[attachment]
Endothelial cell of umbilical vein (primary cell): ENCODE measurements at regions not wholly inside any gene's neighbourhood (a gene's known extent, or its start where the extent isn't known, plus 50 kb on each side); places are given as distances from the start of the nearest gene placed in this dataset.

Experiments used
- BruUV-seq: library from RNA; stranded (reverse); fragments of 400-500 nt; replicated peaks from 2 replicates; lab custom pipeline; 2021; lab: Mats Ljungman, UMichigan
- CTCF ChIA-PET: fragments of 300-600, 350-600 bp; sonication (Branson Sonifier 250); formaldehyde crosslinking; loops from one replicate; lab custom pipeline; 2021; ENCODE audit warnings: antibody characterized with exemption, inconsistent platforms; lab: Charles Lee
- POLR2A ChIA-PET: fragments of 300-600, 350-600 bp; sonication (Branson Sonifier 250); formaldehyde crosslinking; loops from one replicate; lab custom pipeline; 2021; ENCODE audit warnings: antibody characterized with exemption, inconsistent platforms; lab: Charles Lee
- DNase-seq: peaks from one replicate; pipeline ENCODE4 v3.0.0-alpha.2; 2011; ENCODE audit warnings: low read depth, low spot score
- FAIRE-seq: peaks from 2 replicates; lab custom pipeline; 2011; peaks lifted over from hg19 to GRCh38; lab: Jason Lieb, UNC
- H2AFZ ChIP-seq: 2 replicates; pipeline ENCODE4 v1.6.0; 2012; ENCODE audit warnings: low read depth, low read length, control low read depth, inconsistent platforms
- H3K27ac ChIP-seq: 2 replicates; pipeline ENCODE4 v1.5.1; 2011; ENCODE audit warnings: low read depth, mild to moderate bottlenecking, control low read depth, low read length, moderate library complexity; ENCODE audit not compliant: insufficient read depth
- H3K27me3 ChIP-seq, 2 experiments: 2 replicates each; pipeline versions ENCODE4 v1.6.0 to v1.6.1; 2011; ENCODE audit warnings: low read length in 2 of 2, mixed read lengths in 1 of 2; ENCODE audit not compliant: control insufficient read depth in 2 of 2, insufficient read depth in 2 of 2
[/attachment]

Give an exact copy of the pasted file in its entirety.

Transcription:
Endothelial cell of umbilical vein (primary cell): ENCODE measurements at regions not wholly inside any gene's neighbourhood (a gene's known extent, or its start where the extent isn't known, plus 50 kb on each side); places are given as distances from the start of the nearest gene placed in this dataset.

Experiments used
- BruUV-seq: library from RNA; stranded (reverse); fragments of 400-500 nt; replicated peaks from 2 replicates; lab custom pipeline; 2021; lab: Mats Ljungman, UMichigan
- CTCF ChIA-PET: fragments of 300-600, 350-600 bp; sonication (Branson Sonifier 250); formaldehyde crosslinking; loops from one replicate; lab custom pipeline; 2021; ENCODE audit warnings: antibody characterized with exemption, inconsistent platforms; lab: Charles Lee
- POLR2A ChIA-PET: fragments of 300-600, 350-600 bp; sonication (Branson Sonifier 250); formaldehyde crosslinking; loops from one replicate; lab custom pipeline; 2021; ENCODE audit warnings: antibody characterized with exemption, inconsistent platforms; lab: Charles Lee
- DNase-seq: peaks from one replicate; pipeline ENCODE4 v3.0.0-alpha.2; 2011; ENCODE audit warnings: low read depth, low spot score
- FAIRE-seq: peaks from 2 replicates; lab custom pipeline; 2011; peaks lifted over from hg19 to GRCh38; lab: Jason Lieb, UNC
- H2AFZ ChIP-seq: 2 replicates; pipeline ENCODE4 v1.6.0; 2012; ENCODE audit warnings: low read depth, low read length, control low read depth, inconsistent platforms
- H3K27ac ChIP-seq: 2 replicates; pipeline ENCODE4 v1.5.1; 2011; ENCODE audit warnings: low read depth, mild to moderate bottlenecking, control low read depth, low read length, moderate library complexity; ENCODE audit not compliant: insufficient read depth
- H3K27me3 ChIP-seq, 2 experiments: 2 replicates each; pipeline versions ENCODE4 v1.6.0 to v1.6.1; 2011; ENCODE audit warnings: low read length in 2 of 2, mixed read lengths in 1 of 2; ENCODE audit not compliant: control insufficient read depth in 2 of 2, insufficient read depth in 2 of 2